• Mornings come before any other part of the day. I know this isn’t breaking news, but if you start your day with a practice that brings a sense of peace, you’ll have a better chance of remaining in that mindset for the rest of your day, too.

These benefits all assume, of course, that you’ve chosen a morning routine that you enjoy. If you create one that you dread, none of this works. You should be excited to wake up for your morning routine, and it should leave you feeling balanced, productive and ready to take on the day.

Tim Ferriss—lifestyle designer and a master at interviewing highly successful people—asks almost everyone he interviews, “What’s your morning routine?”

He noted recently, that a common thread in the successful people he’s interviewed is that they meditate or have some sort of mindfulness practice in the mornings. That doesn’t have to be seated meditation, it can be any form of mindfulness: going for a walk outdoors, breathing, practicing gratitude. If the vast majority of the highly successful people he’s interviewed begin their days with some form of mindfulness, does this sound like a coincidence? I think not.

Now are you convinced to try a morning routine? Good, let’s look at a few examples…

3 Approaches to the Morning Routine

There are a million different ways you can design an effective morning routine. Here are a few approaches to learn from.

Tony Robbins: Priming

In a recent podcast interview, Tim Ferriss asked Tony Robbins to spec out the first hour of his day. He walked Tim—and us listeners—through his cryotherapy sessions, his fish and salad daily breakfasts, his breathing routine, and his priming ritual—which is a 10- to 30-minute morning practice that puts him in a prime state for the day. Tony doesn’t claim to be a meditator, but his “priming” routine is very reminiscent of meditation: where he focuses on experiencing gratitude, the inner presence of god or a higher power, and “three to thrive,” which are three things he wants to make happen in his life. What a powerful way to start the day. Who wouldn’t be jazzed after that?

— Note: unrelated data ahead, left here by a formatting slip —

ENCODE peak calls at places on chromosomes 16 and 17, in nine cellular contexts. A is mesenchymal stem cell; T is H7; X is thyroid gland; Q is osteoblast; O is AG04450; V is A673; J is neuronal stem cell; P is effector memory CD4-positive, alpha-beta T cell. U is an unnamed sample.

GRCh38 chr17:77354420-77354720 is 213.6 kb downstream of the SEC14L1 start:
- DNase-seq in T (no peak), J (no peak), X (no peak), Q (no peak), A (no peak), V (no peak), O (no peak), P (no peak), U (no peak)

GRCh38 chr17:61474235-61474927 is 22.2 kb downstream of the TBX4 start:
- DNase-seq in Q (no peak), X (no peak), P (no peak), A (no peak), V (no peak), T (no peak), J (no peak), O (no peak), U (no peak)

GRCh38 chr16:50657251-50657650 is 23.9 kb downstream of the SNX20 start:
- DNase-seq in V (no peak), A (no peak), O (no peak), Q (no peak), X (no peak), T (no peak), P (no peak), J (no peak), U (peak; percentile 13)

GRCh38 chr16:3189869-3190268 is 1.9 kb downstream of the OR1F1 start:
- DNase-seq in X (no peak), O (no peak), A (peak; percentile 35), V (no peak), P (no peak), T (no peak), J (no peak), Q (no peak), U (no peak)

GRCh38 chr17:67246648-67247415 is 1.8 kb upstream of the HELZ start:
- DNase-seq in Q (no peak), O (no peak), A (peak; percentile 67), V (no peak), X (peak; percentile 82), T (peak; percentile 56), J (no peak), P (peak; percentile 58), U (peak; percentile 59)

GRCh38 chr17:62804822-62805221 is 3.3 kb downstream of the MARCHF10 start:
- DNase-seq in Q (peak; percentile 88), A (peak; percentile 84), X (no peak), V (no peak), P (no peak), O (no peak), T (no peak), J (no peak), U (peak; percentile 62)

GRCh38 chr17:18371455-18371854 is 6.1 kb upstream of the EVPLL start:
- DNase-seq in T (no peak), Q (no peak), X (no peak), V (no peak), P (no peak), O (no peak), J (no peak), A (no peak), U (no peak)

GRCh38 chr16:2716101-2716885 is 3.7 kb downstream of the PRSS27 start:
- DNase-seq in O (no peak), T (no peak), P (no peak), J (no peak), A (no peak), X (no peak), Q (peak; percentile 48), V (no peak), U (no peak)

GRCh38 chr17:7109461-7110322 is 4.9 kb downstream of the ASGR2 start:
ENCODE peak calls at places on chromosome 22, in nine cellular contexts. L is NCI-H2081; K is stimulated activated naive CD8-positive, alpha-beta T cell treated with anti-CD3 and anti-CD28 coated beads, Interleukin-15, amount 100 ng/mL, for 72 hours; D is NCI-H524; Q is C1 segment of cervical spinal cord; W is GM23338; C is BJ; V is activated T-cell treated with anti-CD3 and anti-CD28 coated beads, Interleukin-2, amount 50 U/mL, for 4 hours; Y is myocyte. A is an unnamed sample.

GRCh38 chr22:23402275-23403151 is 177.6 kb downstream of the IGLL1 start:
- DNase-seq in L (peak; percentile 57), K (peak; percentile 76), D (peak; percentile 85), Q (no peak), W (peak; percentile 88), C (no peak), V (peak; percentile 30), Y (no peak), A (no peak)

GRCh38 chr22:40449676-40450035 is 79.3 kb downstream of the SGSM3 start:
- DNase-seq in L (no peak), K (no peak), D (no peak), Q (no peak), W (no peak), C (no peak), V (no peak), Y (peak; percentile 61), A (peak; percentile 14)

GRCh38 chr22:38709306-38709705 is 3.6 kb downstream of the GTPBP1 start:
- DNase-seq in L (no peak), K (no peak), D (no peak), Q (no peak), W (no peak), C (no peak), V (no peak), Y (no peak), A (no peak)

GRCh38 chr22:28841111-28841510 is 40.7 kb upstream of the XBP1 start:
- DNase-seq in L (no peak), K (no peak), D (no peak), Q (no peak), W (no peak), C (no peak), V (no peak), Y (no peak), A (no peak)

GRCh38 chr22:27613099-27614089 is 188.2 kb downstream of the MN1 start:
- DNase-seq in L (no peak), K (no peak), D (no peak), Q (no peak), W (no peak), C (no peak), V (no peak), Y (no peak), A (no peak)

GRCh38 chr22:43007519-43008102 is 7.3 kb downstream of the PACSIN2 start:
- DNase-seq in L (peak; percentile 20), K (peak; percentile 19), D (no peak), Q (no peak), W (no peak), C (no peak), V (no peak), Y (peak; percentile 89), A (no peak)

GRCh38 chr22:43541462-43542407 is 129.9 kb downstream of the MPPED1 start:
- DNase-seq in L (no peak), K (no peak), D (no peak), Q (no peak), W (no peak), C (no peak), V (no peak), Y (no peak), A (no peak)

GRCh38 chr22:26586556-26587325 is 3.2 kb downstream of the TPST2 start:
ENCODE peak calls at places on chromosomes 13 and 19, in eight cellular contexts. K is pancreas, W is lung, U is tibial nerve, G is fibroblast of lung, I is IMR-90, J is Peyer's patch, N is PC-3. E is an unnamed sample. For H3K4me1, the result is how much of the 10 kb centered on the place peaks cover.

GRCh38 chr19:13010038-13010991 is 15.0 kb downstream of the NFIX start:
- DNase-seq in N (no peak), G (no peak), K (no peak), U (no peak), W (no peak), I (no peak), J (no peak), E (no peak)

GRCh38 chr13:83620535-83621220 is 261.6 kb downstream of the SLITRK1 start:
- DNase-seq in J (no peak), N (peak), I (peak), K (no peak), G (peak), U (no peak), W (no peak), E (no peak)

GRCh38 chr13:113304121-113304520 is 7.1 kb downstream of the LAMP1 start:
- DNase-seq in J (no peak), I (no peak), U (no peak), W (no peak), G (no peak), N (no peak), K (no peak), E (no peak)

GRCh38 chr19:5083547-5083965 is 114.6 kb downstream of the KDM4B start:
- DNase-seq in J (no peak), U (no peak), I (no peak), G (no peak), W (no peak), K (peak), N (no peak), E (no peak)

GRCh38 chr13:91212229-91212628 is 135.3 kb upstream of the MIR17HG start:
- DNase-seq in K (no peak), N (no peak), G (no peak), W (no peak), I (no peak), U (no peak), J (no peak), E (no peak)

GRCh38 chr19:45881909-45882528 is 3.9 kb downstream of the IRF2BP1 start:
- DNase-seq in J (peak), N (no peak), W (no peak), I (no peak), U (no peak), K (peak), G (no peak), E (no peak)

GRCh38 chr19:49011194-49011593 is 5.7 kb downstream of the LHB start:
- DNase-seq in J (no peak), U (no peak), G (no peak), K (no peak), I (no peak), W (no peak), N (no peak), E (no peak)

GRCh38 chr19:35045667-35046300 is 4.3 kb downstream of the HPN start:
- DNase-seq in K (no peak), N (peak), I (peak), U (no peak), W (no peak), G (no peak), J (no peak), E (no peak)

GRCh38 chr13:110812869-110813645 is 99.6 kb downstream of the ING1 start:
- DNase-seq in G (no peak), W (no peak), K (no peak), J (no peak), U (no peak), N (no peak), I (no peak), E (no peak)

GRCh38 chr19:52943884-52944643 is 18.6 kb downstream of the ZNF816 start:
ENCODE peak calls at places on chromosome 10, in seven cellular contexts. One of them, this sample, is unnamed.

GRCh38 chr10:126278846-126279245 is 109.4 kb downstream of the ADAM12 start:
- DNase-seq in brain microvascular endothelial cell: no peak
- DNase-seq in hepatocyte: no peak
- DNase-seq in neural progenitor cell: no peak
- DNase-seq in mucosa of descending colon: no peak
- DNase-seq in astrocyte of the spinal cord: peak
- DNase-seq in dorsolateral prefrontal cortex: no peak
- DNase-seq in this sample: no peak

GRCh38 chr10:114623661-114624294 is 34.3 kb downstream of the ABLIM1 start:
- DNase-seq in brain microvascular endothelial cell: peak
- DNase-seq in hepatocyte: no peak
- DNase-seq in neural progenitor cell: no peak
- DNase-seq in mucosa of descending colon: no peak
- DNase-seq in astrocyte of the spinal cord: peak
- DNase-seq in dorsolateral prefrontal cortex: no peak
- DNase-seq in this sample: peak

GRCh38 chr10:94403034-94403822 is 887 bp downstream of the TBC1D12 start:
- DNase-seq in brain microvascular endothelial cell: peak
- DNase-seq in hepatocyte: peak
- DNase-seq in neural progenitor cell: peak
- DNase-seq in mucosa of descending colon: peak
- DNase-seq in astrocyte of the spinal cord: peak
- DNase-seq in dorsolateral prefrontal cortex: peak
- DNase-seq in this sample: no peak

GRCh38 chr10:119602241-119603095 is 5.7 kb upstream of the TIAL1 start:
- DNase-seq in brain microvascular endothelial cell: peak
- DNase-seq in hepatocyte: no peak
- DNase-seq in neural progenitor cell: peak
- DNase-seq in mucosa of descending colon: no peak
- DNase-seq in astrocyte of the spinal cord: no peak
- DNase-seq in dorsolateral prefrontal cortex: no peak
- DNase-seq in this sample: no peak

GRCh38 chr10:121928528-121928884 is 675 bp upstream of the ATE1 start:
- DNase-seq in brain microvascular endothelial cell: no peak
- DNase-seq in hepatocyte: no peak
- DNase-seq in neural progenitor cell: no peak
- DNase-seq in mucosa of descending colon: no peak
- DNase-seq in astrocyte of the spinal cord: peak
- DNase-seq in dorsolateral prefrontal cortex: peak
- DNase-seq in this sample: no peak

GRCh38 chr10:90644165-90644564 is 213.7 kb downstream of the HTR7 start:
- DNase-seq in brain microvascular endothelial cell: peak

In the same interview, he told Tim that this routine has been the best routine to put him in his power for the day ahead. “If you want to have a prime life, you have to be in a prime state.”

Hal Elrod: Miracle Mornings

Hal created Miracle Mornings, which he says is “guaranteed to change your entire life before 8:00 A.M.” Hal follows the acronym Life S.A.V.E.R.S. when he wakes up, which stands for:

  • S = Silence
  • A = Affirmations
  • V = Visualization
  • E = Exercise
  • R = Reading
  • S = Scribing

Hal used his positivity and his “Life S.A.V.E.R.S.” to recover from a fatal car accident (literally, he died for six minutes and was brought back to life) and to bring himself out of depression.

He noted that you don’t have to do the Life S.A.V.E.R.S. in order, or even spend more than a minute on each one. They are completely customizable, so try his version or create your own routine incorporating his ideas.

You can learn more about Hal’s inspiring story, miracle mornings, and Life S.A.V.E.R.S. in an in-depth podcast interview, or on his website.